Last semester, 39 students in the U’s Master of Urban and Regional Planning degree program explored ways to integrate a Minneapolis neighborhood—the North Loop—into the sharing economy. Located just north of downtown in the Warehouse Historic District, the neighborhood has experienced revitalization and increasing property values in recent years. In the class, student teams created 13 proposals on topics such as parking reallocation and walkability.
This guest post, written by three students in the course, highlights their work related to bike sharing and equity.
As cities across the U.S.—from college towns to major urban centers—have introduced bike sharing into their mix of transportation options, elected officials, advocacy organizations, and social justice groups are raising questions about equity. Racial segregation and disparities continue to plague U.S. cities, and people are rightfully questioning whether bike sharing combats, perpetuates, or has little effect on these challenges. At the center of the conversation around bike sharing and equity are two questions: (1) What is the purpose of bike sharing? and (2) Who is bike sharing intended to serve?
We interrogated these questions for our final project in our Land-Use Planning course, taught by Fernando Burga, Associate Professor of Urban and Regional Planning at the Humphrey School of Public Affairs. With a focus on Minneapolis-St. Paul’s nonprofit Nice Ride bike sharing system, we examined the location of bike sharing stations in relation to demographic and economic data.
MnDOT is exploring the development of freeway “lids” at key locations on I-94 in the Twin Cities. To analyze the potential for private-sector investment and determine what steps might be needed to make lid projects a reality, MnDOT invited the Urban Land Institute (ULI) MN to conduct a Technical Assistance Panel with real estate experts and other specialists. The U’s Metropolitan Design Center (MDC) provided background and research for the panel.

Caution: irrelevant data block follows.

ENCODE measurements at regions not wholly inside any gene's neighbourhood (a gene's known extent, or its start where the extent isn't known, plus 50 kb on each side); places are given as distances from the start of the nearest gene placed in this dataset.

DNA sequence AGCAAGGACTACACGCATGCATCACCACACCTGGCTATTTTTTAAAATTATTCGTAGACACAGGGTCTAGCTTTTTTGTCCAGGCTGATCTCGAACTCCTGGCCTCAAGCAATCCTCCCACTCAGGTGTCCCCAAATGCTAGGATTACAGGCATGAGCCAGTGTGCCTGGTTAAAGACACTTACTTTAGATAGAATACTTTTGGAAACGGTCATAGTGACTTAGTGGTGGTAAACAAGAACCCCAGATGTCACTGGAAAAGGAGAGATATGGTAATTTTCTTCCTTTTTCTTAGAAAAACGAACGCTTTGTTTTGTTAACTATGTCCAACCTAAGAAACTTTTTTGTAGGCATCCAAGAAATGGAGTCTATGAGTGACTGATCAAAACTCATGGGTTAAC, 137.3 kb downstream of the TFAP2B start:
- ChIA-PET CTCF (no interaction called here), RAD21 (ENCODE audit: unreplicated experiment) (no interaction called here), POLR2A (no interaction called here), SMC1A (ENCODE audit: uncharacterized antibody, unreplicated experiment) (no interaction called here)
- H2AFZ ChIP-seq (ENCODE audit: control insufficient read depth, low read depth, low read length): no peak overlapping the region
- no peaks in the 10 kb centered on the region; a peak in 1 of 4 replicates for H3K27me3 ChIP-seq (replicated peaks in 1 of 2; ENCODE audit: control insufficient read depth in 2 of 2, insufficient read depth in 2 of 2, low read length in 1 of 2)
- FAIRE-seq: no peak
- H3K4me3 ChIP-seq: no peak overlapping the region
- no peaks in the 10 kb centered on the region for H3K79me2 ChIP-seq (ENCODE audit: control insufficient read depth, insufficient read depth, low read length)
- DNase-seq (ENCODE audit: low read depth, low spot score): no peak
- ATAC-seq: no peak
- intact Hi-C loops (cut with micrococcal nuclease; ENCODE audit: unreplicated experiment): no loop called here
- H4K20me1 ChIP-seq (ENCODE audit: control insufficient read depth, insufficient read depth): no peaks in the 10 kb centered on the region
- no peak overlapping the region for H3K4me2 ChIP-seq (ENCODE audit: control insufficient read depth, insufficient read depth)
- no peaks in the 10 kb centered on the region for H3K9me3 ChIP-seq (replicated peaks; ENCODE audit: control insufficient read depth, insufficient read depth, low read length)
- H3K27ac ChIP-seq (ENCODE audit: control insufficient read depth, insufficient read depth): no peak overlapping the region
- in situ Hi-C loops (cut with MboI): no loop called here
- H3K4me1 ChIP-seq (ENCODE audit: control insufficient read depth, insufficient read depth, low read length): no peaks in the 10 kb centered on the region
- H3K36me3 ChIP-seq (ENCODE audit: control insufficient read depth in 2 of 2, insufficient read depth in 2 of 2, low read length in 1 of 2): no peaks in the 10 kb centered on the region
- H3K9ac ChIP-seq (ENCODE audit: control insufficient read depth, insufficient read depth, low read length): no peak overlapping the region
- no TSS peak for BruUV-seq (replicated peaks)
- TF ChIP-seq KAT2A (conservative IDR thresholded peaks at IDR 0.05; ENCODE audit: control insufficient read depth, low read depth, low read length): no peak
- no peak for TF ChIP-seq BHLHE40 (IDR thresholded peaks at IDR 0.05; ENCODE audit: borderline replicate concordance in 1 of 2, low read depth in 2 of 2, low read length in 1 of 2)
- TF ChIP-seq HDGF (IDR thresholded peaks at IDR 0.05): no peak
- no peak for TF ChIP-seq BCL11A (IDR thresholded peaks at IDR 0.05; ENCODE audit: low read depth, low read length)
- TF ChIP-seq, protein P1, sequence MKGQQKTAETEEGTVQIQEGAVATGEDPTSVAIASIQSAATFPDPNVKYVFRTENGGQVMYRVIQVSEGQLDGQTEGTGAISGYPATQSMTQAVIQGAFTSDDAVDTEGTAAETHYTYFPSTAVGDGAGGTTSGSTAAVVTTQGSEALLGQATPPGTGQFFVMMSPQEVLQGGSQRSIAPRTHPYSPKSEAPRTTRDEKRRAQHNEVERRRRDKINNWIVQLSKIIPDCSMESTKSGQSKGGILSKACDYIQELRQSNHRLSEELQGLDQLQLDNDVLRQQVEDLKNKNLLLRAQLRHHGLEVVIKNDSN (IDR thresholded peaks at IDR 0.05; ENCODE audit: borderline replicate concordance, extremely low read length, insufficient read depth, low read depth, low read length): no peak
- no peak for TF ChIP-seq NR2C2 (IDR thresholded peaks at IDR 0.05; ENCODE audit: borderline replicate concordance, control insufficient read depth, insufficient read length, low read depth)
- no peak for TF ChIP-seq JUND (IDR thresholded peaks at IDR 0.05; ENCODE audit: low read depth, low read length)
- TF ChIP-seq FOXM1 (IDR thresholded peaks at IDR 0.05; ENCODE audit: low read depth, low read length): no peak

A lid, also known as a cap or land bridge, is a structure built over a freeway trench to connect areas on either side. Lids may also support green space and development above the roadway and along adjacent embankments. Although lidding is not a new concept, it is gaining national attention as a way to restore communities damaged when freeways were first built in the 1960s.
According to MnDOT, roughly half of the 145 bridges on I-94 between the east side of Saint Paul and the north side of Minneapolis need work within the next 15 years. A shorter window applies in the area around the capitol to as far west as MN-280. In anticipation of the effort to rebuild so much infrastructure, the department wanted a deeper understanding of how attractive freeway lids and their surrounding areas would be to private developers and whether the investment they would attract would generate sufficient revenue to pay for them.
Freeways and highways aren’t the only urban roads with traffic congestion, even though traffic management strategies have been largely directed toward improving traffic ﬂows there. So, U of M researchers have taken to city streets to reduce congestion in an innovative—albeit roundabout—way.